Analysts believe that if the government can improve the operating environment and make it more conducive to business prosperity, it will have a positive impact on its revenues as more profits will be made and more taxes paid.

For Dangote Cement Plc to pay 97.2 billion naira in corporate tax, the company has performed impressively, increasing both revenue and bottom line.

Dangote Cement sold 15.9 Mt in 2020, including cement and clinker sales, implying a 12.9% growth above 14.1 Mt in 2019. Considering only national sales, Nigerian operations sold 15.6 Mt, up 14.3% year on year and resulting in an increase in market share.

Revenues from Nigerian operations increased by 720 billion naira, driven by demand in the domestic market. The Nigerian company posted strong earnings before interest, taxes, depreciation and amortization (EBITDA) of 421.4 billion naira, showing a margin of 59 percent.

Commenting, Michel Puchercos, CEO of Dangote Cement Plc, said: “2020 has been a good year for Dangote Cement at all levels. Several firsts made 2020 a productive year, such as our first shipment of clinker, our first bond issue and our successful buyback program. We increased our capacity by 3.0 Mt in Nigeria, inaugurated our two export terminals and inaugurated our gas plant in Tanzania. All of this was achieved as we focused on protecting our employees, customers and communities from the impact of the pandemic.

“Dangote Cement recorded strong revenue growth supported by strong demand for cement. Profitability was bolstered by our disciplined cost control measures during what we thought was a very inflationary and volatile year. These measures resulted in an after-tax profit of 276.1 billion naira.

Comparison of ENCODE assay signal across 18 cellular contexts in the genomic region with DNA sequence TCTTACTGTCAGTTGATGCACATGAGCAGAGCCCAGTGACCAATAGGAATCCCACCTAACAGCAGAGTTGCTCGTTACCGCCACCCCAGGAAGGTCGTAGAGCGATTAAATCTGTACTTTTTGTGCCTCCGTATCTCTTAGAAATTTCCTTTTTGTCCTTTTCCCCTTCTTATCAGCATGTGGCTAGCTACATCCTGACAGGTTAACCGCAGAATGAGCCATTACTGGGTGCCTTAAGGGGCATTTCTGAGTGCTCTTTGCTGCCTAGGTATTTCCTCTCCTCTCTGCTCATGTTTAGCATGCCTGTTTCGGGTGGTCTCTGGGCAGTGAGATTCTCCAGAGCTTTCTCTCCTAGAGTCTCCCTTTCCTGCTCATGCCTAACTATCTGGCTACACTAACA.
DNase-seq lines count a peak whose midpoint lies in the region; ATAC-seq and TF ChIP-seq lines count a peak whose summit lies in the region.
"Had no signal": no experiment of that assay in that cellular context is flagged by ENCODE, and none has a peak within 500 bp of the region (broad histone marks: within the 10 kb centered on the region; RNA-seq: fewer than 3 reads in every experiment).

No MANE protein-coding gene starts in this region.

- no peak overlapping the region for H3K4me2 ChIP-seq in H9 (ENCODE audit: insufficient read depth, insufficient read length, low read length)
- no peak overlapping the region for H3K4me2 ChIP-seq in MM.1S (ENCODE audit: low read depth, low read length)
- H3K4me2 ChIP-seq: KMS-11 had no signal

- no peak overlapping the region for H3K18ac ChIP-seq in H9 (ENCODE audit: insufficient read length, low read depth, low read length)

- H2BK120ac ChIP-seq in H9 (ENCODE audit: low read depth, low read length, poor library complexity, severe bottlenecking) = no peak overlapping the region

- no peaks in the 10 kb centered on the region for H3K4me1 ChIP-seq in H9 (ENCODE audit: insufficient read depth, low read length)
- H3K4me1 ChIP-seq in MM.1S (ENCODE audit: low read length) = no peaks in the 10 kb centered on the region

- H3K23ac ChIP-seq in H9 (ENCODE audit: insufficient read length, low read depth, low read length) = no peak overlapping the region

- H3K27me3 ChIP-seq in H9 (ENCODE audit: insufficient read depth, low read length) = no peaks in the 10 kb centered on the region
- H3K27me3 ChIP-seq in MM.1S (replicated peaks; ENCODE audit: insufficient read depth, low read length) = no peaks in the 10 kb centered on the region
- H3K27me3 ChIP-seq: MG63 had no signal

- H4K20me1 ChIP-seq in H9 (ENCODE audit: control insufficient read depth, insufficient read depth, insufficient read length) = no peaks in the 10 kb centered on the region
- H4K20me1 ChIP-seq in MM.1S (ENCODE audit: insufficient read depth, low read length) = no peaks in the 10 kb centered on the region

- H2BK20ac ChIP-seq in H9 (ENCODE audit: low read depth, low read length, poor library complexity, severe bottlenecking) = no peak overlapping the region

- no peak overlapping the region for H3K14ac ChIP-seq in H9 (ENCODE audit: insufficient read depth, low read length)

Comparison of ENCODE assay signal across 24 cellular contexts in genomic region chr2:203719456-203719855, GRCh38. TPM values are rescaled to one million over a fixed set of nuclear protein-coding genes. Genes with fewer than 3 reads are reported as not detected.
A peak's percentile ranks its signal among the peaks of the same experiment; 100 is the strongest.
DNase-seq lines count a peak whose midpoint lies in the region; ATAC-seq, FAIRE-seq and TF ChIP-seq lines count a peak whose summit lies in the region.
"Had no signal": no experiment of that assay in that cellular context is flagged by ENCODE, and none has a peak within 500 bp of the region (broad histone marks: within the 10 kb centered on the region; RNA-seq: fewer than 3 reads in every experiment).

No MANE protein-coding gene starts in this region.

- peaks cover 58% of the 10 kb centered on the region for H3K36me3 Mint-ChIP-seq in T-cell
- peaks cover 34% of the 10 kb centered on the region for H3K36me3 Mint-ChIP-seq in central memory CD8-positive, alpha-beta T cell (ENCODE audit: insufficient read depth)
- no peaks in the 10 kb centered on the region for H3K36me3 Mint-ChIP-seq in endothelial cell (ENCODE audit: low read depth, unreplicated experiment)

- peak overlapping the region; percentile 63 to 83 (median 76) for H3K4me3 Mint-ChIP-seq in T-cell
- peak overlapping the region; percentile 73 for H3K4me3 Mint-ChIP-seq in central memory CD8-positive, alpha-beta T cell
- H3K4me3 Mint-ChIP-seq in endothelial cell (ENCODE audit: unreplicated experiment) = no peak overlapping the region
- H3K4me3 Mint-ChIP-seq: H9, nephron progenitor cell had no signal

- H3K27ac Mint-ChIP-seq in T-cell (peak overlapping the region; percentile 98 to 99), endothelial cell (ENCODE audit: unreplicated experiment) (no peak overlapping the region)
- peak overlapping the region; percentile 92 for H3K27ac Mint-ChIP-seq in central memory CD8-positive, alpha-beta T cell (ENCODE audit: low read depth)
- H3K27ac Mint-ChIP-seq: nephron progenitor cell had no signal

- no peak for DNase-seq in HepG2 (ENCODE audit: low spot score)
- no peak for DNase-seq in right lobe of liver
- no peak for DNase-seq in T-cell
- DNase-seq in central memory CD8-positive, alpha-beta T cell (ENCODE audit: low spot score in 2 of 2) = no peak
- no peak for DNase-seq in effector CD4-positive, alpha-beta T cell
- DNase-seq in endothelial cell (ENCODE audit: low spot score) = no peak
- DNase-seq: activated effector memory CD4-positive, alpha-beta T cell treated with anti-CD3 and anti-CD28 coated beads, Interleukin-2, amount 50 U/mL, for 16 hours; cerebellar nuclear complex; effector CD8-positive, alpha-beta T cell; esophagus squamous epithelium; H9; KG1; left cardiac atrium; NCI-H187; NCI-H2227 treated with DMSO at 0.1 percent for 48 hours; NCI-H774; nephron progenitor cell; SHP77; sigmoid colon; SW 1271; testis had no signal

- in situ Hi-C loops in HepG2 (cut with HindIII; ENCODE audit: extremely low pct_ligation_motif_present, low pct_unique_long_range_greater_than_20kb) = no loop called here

“Going forward, we have strengthened our alternative fuel initiative which focuses on harnessing the circular economy business model and reducing the exposure of our cost base to foreign currency fluctuations. We continue to embed Dangote Cement’s Seven Pillars of Sustainability into every aspect of our operations and culture.

“We remain committed to ensuring the safety of our staff and communities by fully complying with health and safety measures in all of our areas of operation. We focus on adapting to the rapidly changing markets in which we operate.

The CEO said the company remains committed to ensuring the safety of our staff and communities by fully complying with health and safety measures in all of our operating territories. We focus on adapting to the rapidly changing markets in which we operate.

However, the tax paid by Dangote Cement did not surprise some market players given the tax payment commitment.

The cement plant had stated in its 2019 sustainability report that as a responsible corporate citizen, it ensures timely compliance with tax regulations in all countries where we operate.

“This commitment allows us to support the socio-economic development of the African continent. By paying our taxes responsibly and transparently, we support the government’s plans for infrastructure development in our various markets. We also contribute to the achievement of SDG 11 (Sustainable Cities and Communities). We report annually on our tax payments to governments. This way we are transparent about how we manage our financial obligations, ”he said.

In addition to increasing government revenues in the countries where it operates, Dangote Cement has also been a major employer of labor on the continent.

“As the largest cement manufacturer in Nigeria and one of the largest employers in sub-Saharan Africa, we understand the challenges posed by the high unemployment rate on the continent, especially among the youth population. Throughout our operations, we have created jobs for thousands of Nigerians and Africans in nine other countries, ”he said.

According to the company, in addition to direct job creation, its activities support thousands of jobs in its supply chain, through indirect and induced impacts. “According to our 2019 socio-economic impact assessment study specifically on our operations in Nigeria, Ethiopia, Senegal and South Africa, we maintained 54,005 jobs (direct, indirect, induced) on these four markets during the year under review, ”he said.